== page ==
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I am trying to calculate very large factorials. I am looking to speed it up as 10000! takes approximately a minute and a half.

extern crate num;
use num::bigint::BigInt;
use num::bigint::ToBigInt;

fn tree_fact(n: u64) -> BigInt {
    if n < 2 {
        return 1.to_bigint().unwrap();
    }
    return factorial(1, n)
}


fn factorial(low: u64, high: u64) -> BigInt {
    if low +1 < high {
        let mid = (low + high) / 2;
        return factorial(low, mid) * factorial(mid + 1, high)
    }
    if low == high {
        return low.to_bigint().unwrap();
    }
    return low.to_bigint().unwrap() * high.to_bigint().unwrap();

}


fn main() {
    let fac_value = tree_fact(10000);
    println!("{}", fac_value);
}

I am also concerned with following best practices as I am new to programming in Rust so feel free to point out where I am bending any rules.

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  • \$\begingroup\$ I don't know your context, but sometimes an approximation of a very large factorial can be enough and can be calculated much much faster. In this case there is the Stirling's approximation formula you might want to look at :) \$\endgroup\$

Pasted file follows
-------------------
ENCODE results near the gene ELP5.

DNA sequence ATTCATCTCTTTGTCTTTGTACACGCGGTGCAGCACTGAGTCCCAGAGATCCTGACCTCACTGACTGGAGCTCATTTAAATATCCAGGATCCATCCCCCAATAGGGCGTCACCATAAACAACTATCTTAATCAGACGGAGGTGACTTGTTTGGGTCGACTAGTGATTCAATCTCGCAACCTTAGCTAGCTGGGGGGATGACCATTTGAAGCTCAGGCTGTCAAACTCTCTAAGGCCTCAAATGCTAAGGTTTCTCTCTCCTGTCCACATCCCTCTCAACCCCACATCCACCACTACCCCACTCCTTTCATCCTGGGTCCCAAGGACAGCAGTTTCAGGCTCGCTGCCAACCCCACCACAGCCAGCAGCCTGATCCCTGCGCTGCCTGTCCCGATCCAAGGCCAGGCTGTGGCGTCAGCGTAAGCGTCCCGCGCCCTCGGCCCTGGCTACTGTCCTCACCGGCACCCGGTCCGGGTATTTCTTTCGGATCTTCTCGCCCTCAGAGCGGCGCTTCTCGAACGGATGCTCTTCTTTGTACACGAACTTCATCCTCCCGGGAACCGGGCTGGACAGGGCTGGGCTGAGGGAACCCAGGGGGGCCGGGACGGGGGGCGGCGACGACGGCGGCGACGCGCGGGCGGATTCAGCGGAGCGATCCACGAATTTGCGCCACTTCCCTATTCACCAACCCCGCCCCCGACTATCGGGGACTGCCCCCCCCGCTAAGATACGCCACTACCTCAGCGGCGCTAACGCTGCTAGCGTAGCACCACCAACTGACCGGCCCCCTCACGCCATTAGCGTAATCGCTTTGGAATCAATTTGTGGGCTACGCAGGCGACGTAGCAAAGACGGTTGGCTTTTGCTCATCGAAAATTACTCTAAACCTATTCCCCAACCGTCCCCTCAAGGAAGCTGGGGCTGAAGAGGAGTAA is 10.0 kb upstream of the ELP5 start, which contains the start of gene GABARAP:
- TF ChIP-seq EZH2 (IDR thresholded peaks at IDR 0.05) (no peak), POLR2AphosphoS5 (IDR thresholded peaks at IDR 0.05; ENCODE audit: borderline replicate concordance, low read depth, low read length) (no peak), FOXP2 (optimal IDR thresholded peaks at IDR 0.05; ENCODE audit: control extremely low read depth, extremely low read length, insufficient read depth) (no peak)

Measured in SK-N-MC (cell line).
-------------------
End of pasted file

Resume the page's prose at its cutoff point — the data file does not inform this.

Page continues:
– IEatBagels
    Oct 8, 2015 at 13:51
  • 1
    \$\begingroup\$ Thanks. However, I believe in my case I need it to be exact. :( \$\endgroup\$ Oct 8, 2015 at 13:52
  • 1
    \$\begingroup\$ I'll try to write an answer today, I got something for you! :) \$\endgroup\$
    – IEatBagels
    Oct 8, 2015 at 14:18
  • 1
    \$\begingroup\$ I figured that your algorithm is more efficient than the one I thought about. But, I find it hard to believe 10000! factorial is so long to compute, on my computer the basic factorial method takes some milliseconds \$\endgroup\$
    – IEatBagels
    Oct 8, 2015 at 17:27
  • \$\begingroup\$ Yeah, factorials up to about 2000! are really quick. Then they start to slow down. \$\endgroup\$ Oct 8, 2015 at 17:39

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